Tuesday, September 25, 2007

"How blessed is everyone who fears the Lord . . ." (Psalm 128)

A Song of Ascents

How blessed is everyone who fears the Lord, who walks in His ways.
When you shall eat the fruit of your hands,
You will be happy and it will be well with you.
Your wife shall be like a fruitful vine in the innermost parts of your house,
Your children like olive plants around your table.
Behold, for thus shall the man be blessed who fears the Lord.

The Lord bless you from Zion,
And may you see the prosperity of Jerusalem all the days of your life.
Indeed, may you see your children's children.
Peace be upon Israel!

- Psalm 128

What happens if you fear the Lord but your wife divorces you and marries her psychologist? Is the psalmist mistaken, or have I really not feared the Lord after all?

This too is a song of ascents, and as always the road of ascent is to humble myself. Like others, I might imagine that I fear the Lord - every way of a man is right in his own eyes. But to fear the Lord is to "walk in his ways." I certainly haven't always done that, so I haven't always feared the Lord, however I may feel or think.

She had us meet with our two older sons to discuss throwing them out of her place. That was no problem for the one, who is 20 years old and now has a job, and who can get his own place. But she wants to throw out the other one, too, for "trying to sabotage" her relationship with her new husband.

She didn't want to talk about the past, but as we pointed out, the past gives meaning to the present and enters into what we do about it. This psychologist spent ten years working to destroy our marriage and wreck the family of these boys, seduced her, and even got paid for doing it. Why exactly are they supposed to accommodate his relationship with their mother at their own expense? Shouldn't he compensate them for having robbed them in so many ways?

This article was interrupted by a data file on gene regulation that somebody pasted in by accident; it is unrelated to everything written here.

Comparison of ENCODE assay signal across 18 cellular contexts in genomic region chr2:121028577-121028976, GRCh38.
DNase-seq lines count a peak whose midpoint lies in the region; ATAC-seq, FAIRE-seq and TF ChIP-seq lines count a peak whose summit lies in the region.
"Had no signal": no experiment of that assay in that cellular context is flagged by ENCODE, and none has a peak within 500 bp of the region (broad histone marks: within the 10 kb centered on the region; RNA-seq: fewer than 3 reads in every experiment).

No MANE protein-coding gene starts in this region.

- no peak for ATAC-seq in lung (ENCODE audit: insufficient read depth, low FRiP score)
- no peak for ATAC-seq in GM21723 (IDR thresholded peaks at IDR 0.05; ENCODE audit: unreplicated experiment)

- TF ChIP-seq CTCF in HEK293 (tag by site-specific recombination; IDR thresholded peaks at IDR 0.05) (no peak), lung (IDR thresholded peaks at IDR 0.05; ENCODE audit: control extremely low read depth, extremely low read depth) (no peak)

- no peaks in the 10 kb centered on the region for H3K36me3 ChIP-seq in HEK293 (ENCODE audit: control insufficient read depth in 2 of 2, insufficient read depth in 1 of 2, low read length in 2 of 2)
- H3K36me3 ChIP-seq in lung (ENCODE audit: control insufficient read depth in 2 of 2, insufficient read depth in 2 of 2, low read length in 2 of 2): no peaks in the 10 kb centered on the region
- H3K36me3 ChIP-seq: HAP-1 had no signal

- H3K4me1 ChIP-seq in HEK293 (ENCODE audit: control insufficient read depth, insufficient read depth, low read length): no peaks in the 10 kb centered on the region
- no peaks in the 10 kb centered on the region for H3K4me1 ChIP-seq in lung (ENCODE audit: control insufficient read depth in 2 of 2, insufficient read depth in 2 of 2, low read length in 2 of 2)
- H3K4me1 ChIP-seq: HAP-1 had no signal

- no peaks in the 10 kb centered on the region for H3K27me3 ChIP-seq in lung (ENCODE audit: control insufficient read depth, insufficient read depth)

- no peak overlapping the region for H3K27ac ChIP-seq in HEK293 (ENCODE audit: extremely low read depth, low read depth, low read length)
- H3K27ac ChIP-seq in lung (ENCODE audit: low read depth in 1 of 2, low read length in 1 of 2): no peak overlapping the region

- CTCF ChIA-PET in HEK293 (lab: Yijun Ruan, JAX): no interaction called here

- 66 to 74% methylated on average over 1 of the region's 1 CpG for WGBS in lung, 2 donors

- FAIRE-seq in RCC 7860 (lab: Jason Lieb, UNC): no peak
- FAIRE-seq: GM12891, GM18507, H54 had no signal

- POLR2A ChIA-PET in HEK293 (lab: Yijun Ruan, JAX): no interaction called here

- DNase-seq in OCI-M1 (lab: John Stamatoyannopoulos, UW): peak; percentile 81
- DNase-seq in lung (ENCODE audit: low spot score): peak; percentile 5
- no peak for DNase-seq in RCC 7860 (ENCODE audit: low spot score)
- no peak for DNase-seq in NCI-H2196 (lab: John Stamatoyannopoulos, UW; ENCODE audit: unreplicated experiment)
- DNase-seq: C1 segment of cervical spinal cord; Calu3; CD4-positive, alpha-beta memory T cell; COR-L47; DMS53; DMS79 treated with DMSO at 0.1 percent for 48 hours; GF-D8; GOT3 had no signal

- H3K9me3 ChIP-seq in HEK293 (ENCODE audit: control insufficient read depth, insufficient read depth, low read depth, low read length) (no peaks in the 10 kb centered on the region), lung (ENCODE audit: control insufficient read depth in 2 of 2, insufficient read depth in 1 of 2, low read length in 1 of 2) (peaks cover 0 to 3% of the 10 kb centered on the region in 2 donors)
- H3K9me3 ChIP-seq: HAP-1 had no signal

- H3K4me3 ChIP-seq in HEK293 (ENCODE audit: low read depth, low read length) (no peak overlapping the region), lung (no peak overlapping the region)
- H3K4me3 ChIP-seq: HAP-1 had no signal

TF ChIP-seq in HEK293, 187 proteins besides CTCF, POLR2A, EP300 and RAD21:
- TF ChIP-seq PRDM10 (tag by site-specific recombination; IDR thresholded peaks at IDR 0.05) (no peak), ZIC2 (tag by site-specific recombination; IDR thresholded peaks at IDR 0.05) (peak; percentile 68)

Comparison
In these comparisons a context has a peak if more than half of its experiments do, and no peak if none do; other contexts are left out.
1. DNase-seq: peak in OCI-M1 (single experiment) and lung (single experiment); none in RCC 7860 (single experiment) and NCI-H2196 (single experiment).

All that is true, and the boys made it clear that they're ready to hire a lawyer to make that happen if he and their mother want to play it that way.

But more can be said. It might well be that if I had feared the Lord more and therefore walked more in his ways this all might have been averted. It's a snare to think that the iniquities and follies of others prove that I'm right. I did need to rebuke the lunacy that the boys have the duty to absorb punishment so as to shield the psychologist who seduced their mother from every consequence of his behavior. But I'm not thereby proven right myself. I too contributed to this mess. If I had feared the Lord and walked in his ways more all those years, would it have happened?

Who can tell? The prophets feared God and walked in his ways. Did they see the prosperity of Jerusalem all their days? Jesus feared the Lord and walked in his ways, and having prayed for Jerusalem had to say, "O Jerusalem, Jerusalem, who kills the prophets and stones those that are sent to her! How often I wanted to gather your children together the way a hen gathers her chicks under her wings, and you were unwilling."

If we fear the Lord we will eventually see these blessings. But if the prophets did not always see them in their day, can I count on doing so? In every circumstance, it's best to fear and to consider my ways. And if it's my job to rebuke folly, it's not because I'm so free of it myself. At the Lord's right hand are pleasures for evermore, but feeling superior to others is not one of them. That pleasure comes from elsewhere, and it leads back there.

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